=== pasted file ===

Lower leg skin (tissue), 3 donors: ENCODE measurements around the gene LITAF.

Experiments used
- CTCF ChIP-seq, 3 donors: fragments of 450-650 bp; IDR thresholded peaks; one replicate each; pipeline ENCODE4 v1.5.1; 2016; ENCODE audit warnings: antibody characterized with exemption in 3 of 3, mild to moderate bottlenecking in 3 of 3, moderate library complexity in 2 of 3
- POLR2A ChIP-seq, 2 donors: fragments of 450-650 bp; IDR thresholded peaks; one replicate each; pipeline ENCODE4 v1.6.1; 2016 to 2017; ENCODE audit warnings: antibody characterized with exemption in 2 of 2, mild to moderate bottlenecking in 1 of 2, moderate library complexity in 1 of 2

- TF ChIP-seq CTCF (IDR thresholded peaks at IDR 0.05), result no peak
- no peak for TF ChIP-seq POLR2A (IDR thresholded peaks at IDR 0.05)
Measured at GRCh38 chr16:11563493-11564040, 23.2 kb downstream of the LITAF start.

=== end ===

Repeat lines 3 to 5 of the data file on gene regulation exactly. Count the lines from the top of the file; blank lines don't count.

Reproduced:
- CTCF ChIP-seq, 3 donors: fragments of 450-650 bp; IDR thresholded peaks; one replicate each; pipeline ENCODE4 v1.5.1; 2016; ENCODE audit warnings: antibody characterized with exemption in 3 of 3, mild to moderate bottlenecking in 3 of 3, moderate library complexity in 2 of 3
- POLR2A ChIP-seq, 2 donors: fragments of 450-650 bp; IDR thresholded peaks; one replicate each; pipeline ENCODE4 v1.6.1; 2016 to 2017; ENCODE audit warnings: antibody characterized with exemption in 2 of 2, mild to moderate bottlenecking in 1 of 2, moderate library complexity in 1 of 2

- TF ChIP-seq CTCF (IDR thresholded peaks at IDR 0.05), result no peak